with Jim White
The Sapphire Supper Club, Orlando, FL • April 20, 2001
As pseudo hillbilly-cum-experimental messiah Jim White tried to wind up a crowd consisting of indie rockers, intellectual coffeehouse patrons and whoever else came to listen, it didn’t really appear that he was doing the job, at least from my perspective. A few in the packed audience feigned interest, and some actually showed more enthusiasm than Mr. White himself. Constantly announcing the time left in his set before Grandaddy would appear, White looked more anxious to head back to the bus than to play more songs. The depth of interesting, thrift and unusual instruments crowding the stage could not quite equal the sonic musings of his genre-hopping and entertaining new record, No Such Place. The crowd was ready for some Grandaddy loving, anyways.
As expected, most in the audience, as well as the band themselves, were not disappointed. With a set consisting mostly of songs from their recent album, The Sophtware Slump, the Modesto rockers surrounded themselves with sweltering synths, a giant video screen of assorted, rural images and of course, the jangly guitar hooks that attracted so many here in the first place. Singer/songwriter Jason Lytle scurried like a mad scientist around his designated area, moving from keyboards to guitar, with lips pursed always around the tattered microphone. Secondhand and new instruments were used and abused, with Lytle and Co. gliding through songs such as the melancholy, glitch-ridden epic “He’s Dumb, He’s Simple, He’s the Pilot” and their most recent single, “Crystal Lake.” Earlier work off Under the Western Freeway from 1997 was touched upon, as Grandaddy offered the crowd at Sapphire their sensitive, mellow side, opting to soothe rather than rile up.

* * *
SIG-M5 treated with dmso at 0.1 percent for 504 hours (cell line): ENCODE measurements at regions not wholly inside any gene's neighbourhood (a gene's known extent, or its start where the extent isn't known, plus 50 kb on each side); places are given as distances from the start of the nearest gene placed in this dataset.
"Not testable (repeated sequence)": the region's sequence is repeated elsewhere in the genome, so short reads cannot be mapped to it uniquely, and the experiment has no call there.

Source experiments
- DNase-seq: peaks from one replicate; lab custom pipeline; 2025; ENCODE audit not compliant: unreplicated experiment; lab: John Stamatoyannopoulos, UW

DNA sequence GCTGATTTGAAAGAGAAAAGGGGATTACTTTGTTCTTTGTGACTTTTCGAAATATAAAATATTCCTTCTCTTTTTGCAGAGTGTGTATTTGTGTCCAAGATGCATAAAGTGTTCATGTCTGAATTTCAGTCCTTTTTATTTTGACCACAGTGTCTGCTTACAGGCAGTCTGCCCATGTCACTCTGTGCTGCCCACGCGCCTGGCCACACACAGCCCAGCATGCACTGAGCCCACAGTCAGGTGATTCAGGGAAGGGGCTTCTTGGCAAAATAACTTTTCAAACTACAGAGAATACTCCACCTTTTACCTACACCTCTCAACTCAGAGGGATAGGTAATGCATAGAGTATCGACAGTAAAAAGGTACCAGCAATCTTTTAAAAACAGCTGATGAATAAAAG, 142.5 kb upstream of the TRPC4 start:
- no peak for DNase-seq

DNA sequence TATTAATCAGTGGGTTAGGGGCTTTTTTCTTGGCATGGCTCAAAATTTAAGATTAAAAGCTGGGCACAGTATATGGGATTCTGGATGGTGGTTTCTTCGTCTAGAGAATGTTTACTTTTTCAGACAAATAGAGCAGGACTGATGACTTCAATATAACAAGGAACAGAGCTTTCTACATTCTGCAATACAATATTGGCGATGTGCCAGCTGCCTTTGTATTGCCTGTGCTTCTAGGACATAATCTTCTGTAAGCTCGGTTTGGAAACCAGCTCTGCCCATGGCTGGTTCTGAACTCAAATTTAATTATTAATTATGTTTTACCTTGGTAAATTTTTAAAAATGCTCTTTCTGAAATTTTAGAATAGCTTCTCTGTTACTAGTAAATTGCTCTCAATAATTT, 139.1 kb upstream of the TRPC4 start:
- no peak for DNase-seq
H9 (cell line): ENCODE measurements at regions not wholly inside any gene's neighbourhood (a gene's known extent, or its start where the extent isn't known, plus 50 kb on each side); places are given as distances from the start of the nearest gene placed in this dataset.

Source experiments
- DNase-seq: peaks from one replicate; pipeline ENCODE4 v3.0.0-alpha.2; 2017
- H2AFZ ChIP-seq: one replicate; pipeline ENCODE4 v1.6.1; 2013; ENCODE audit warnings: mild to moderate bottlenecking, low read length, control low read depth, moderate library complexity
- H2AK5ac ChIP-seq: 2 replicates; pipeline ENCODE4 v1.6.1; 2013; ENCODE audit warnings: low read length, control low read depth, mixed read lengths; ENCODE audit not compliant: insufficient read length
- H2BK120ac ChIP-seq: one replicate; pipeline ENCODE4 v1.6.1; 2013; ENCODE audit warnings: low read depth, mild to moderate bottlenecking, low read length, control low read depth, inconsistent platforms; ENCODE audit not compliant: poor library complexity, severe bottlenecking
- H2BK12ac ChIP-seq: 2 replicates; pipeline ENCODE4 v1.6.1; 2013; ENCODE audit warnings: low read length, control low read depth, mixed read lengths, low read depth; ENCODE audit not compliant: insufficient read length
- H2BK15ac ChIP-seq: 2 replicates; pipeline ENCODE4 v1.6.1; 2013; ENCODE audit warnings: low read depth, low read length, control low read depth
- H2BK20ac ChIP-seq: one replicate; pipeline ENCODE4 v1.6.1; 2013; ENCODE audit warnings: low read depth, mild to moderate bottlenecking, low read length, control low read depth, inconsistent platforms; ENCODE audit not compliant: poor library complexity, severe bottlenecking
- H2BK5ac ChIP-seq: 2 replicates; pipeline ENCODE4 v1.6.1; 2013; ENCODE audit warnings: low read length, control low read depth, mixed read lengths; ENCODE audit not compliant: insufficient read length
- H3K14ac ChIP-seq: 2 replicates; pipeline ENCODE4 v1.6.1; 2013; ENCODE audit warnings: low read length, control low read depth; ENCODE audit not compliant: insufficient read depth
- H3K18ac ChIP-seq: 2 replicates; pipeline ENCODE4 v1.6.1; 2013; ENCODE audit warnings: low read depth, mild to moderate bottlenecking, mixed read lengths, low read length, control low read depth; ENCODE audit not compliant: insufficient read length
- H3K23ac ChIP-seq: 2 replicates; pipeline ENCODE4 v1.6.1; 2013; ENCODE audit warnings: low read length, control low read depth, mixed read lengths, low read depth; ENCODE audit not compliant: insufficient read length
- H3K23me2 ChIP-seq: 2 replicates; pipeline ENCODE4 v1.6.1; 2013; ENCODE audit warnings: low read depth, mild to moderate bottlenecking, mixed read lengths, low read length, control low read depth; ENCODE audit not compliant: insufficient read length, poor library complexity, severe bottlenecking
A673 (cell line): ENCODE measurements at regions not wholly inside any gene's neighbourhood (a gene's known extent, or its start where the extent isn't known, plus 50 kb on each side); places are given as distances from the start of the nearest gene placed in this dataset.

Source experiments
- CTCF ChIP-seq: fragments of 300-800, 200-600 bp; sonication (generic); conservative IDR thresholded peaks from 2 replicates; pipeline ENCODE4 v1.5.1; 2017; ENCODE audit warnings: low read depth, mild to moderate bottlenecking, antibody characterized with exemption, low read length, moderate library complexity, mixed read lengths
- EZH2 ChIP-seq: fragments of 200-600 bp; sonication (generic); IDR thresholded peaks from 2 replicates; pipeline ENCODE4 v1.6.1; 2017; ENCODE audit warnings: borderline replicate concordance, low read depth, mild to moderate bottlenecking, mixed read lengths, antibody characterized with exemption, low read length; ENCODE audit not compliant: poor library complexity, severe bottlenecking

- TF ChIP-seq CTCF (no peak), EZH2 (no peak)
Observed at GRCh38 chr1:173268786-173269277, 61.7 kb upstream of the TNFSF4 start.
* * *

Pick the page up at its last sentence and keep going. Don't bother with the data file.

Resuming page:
Uptempo or not, Grandaddy delivered a set that can simply be described as “pretty.” The AV spectacular of lights and video only enhanced the psychedelic treatments constantly being delivered to the throngs of head-bobbing attendees. Grandaddy could be the best band currently around, but the country-boy modesty of Jason Lytle and co. would never lead you to that conclusion. You must see it to believe it.